OpenTelemetry vs. Prometheus: You can’t fix what you can’t see

Monitoring and optimizing application performance is important for software developers and enterprises at large. The more applications that an enterprise deploys, the more data that exists for collecting and analyzing. Yet, this data isn’t worth much without the right tools for monitoring, optimizing, storing and—crucially—putting the data into context.

Organizations can make the most of application data by deploying monitoring and observability solutions that help improve application health by identifying issues before they arise, flagging bottlenecks, distributing network traffic and more. These features help reduce application downtime, provide more reliable application performance and improve user experience.

OpenTelemetry and Prometheus are both open-source projects under the Cloud Native Computing Foundation (CNCF) that offer observability tools for application monitoring. Different types of data and operations require distinct solutions that depend on an organization’s goals and application specifications. Understanding the key differences between platforms like OpenTelemetry and Prometheus and what each solution offers, is important before you choose one for implementation.

It is also valuable to note that OpenTelemetry and Prometheus integrate and can work together as a powerful duo for monitoring applications. OpenTelemetry and Prometheus enable the collection and transformation of metrics, which allows DevOps and IT teams to generate and act on performance insights.

What is OpenTelemetry?

OpenTelemetry or OTel, is a platform that is designed to create a centralized location for generating, collecting, exporting and managing telemetry data, including logs, metrics and traces. OTel was born from the merger of OpenCensus and OpenTracing with the goal of providing APIs, SDKs, libraries and integrations that standardize the collection of disparate data. With OTel, the wanted monitoring outputs can be built into your code to simplify data processing and make sure that data is exported to the appropriate back end.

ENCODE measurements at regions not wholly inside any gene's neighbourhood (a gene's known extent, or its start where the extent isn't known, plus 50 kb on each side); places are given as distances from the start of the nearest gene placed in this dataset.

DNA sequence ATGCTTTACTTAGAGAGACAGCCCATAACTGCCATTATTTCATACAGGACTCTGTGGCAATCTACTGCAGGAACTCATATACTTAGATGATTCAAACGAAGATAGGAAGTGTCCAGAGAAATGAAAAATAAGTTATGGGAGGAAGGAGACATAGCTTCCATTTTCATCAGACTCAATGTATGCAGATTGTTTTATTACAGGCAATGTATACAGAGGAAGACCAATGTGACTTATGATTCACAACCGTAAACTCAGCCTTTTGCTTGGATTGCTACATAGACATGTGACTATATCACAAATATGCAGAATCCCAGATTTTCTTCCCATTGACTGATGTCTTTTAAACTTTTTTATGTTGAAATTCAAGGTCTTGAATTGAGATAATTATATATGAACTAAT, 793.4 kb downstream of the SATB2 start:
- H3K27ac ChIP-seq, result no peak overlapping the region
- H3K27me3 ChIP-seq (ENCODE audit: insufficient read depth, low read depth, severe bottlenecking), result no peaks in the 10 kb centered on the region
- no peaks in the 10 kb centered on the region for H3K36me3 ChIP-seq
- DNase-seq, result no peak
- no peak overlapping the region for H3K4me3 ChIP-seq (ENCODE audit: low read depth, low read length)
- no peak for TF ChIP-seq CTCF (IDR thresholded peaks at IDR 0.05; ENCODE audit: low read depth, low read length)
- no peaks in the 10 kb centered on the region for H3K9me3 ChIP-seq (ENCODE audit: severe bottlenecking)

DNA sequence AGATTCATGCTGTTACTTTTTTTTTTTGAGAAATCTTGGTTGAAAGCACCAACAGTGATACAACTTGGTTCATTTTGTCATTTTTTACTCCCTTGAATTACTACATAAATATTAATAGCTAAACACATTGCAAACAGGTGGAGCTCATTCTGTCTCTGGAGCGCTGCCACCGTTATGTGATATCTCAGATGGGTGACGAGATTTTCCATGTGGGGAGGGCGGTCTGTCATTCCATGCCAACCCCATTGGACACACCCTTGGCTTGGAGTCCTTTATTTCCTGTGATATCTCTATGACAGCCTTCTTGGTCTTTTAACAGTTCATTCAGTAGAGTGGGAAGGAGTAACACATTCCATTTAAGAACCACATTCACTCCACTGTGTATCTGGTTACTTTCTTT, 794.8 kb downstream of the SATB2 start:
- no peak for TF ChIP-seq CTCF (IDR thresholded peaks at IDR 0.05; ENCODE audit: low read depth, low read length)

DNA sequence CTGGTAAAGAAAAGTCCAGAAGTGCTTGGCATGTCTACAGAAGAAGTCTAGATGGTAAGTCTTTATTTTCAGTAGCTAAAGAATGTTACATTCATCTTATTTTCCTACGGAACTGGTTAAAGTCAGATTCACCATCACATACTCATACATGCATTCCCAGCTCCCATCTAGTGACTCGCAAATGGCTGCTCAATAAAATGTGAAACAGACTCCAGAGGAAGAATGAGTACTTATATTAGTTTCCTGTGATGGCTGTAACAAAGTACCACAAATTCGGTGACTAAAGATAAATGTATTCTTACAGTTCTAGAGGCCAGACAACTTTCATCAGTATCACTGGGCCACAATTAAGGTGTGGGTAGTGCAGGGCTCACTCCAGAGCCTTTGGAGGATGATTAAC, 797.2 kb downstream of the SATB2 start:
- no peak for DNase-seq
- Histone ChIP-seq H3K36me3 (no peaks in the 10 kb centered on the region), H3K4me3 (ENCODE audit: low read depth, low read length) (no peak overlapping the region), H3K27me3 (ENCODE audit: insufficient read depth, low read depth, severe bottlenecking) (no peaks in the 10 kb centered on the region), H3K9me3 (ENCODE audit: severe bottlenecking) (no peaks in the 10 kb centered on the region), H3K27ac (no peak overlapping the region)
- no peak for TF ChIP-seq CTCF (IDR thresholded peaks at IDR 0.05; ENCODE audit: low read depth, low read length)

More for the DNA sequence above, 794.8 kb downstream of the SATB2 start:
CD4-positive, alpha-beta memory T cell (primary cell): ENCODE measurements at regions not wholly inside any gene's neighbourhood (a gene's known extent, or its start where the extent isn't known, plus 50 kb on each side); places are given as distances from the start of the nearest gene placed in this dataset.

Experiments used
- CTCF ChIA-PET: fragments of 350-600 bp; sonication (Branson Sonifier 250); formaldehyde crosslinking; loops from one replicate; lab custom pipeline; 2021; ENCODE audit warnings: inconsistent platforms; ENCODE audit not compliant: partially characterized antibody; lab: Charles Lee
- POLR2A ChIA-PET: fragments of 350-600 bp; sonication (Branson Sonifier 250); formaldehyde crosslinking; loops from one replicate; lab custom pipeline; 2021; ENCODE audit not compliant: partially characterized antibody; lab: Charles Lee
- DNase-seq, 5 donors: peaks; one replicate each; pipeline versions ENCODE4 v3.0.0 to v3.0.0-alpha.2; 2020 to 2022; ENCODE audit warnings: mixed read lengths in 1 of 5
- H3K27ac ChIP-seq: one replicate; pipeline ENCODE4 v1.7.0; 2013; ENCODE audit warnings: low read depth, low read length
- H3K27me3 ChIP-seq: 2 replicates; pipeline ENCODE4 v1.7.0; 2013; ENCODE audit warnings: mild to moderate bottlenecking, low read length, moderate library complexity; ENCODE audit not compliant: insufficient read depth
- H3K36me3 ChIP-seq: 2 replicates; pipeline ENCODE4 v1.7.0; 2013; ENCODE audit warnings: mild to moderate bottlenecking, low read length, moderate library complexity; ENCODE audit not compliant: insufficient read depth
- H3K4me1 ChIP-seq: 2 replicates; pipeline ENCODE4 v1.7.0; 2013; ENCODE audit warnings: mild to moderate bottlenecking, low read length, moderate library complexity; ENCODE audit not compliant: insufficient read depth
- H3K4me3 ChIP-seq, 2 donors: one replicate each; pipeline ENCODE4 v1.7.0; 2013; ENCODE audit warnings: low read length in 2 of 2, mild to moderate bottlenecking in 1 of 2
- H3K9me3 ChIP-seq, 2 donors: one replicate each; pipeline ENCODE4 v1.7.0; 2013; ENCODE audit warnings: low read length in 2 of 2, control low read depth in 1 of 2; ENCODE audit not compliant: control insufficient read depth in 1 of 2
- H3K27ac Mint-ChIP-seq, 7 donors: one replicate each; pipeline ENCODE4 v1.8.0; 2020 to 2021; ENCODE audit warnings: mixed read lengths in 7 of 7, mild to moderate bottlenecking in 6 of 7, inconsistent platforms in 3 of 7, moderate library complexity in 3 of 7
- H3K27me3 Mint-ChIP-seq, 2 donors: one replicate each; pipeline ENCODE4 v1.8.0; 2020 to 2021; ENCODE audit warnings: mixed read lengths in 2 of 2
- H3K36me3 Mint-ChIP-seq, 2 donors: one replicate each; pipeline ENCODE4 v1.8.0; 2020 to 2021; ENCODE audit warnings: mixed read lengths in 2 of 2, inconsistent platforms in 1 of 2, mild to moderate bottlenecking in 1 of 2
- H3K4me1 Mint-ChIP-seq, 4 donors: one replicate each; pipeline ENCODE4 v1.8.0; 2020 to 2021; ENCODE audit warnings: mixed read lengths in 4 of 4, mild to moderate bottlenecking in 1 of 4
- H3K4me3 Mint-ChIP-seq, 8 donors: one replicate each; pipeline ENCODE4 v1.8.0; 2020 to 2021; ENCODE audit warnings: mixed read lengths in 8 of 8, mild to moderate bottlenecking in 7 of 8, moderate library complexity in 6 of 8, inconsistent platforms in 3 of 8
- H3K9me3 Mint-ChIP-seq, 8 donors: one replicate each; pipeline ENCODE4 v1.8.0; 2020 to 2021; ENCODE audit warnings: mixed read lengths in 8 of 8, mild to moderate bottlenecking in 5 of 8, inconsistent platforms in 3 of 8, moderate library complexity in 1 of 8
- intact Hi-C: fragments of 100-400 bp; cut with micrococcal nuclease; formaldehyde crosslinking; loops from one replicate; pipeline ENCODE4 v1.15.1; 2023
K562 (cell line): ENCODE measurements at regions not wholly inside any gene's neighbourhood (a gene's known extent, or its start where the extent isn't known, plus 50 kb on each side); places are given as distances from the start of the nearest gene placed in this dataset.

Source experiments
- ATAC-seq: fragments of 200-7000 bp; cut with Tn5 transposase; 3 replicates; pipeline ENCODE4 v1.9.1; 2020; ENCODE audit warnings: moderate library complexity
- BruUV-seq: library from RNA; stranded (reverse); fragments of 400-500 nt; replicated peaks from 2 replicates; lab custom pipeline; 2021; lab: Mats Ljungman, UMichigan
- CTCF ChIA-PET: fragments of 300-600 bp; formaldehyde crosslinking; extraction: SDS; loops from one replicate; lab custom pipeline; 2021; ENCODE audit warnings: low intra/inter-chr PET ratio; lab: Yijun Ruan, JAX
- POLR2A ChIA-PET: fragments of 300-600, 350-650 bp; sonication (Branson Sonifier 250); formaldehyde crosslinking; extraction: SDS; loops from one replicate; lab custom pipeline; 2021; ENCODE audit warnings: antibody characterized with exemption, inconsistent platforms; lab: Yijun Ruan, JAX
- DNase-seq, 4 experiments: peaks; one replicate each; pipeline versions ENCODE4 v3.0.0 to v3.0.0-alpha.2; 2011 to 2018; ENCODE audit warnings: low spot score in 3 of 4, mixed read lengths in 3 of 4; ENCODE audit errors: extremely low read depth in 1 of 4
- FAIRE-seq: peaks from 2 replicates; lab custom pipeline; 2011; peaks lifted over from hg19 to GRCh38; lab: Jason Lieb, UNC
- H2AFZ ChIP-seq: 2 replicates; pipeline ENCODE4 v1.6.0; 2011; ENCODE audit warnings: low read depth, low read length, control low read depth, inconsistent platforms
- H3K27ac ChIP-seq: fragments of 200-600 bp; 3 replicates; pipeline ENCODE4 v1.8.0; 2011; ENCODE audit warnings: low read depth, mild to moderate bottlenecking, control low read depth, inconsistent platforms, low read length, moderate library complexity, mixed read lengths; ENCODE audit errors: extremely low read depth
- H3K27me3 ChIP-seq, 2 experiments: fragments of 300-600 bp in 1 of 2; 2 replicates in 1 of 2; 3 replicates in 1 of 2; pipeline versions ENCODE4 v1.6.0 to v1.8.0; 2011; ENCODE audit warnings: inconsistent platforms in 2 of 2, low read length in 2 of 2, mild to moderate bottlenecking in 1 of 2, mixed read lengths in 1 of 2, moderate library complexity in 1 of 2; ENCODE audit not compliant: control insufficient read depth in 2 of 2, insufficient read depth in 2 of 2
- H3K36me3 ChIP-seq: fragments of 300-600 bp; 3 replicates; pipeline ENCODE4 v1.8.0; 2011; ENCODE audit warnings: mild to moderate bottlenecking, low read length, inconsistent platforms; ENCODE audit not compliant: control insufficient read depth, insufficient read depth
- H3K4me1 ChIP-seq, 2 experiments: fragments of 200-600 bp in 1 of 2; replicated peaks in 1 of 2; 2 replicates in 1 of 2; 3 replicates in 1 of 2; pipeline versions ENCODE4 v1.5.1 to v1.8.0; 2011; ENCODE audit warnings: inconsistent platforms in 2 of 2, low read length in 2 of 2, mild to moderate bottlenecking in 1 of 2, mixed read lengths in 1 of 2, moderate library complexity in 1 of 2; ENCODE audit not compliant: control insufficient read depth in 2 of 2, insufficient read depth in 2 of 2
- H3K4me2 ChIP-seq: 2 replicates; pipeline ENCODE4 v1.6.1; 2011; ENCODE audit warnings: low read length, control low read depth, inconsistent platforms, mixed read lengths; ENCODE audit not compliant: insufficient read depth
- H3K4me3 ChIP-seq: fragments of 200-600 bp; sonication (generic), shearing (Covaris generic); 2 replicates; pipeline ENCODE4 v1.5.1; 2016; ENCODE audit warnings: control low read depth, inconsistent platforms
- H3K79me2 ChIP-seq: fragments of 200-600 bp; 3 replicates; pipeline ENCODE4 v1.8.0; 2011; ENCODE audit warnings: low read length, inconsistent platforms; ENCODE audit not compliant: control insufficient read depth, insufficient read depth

Analyzing telemetry data is key in understanding system performance and health. This type of optimized observability allows organizations to troubleshoot faster, increase system reliability, address latency issues and reduce application downtime.

Here’s a quick break down the key aspects of the OpenTelemetry ecosystem:

APIs: OpenTelemetry APIs (application programming interfaces) universally translate programming languages. This capability enables the APIs to collect telemetry data. These APIs play a key role in standardizing the collection of OpenTelemetry metrics.

SDKs: Software development kits are tools for building software. They include the framework, code libraries and debuggers that are the building blocks of software development. OTel SDKs implement OpenTelemetry APIs and offer the tools that are needed to generate and collect telemetry data.

OpenTelemetry collector: The OTel collector receives, processes and exports, telemetry data. OTel collectors can be configured to filter specific data types to the designated back end.  

Instrumentation library: OTel provides an instrumentation model that runs on all platforms. The instrumentation libraries make it possible for OTel to integrate with any programming language.

Benefits of OpenTelemetry

The OpenTelemetry protocol (OTLP) simplifies observability by collecting telemetry data, like metrics, logs and traces, without changing code or metadata.

Metrics: Metrics define a high-level overview of system performance and health. Developers, IT and business management teams determine what metrics are most useful to track to maintain a level of application performance that meets business objectives. Metrics vary depending on the data that a team deems important and can include network traffic, latency and CPU storage. Metrics can also be used to track patterns and trends in application performance.

Logs: Logs are a record of events that occur within a software or application component. Logs can be created around specific aspects of a component that DevOps teams want to monitor. They serve as historical data that can present general performance information, show when set thresholds are surpassed, or display errors. Logs help monitor the overall health of an application ecosystem.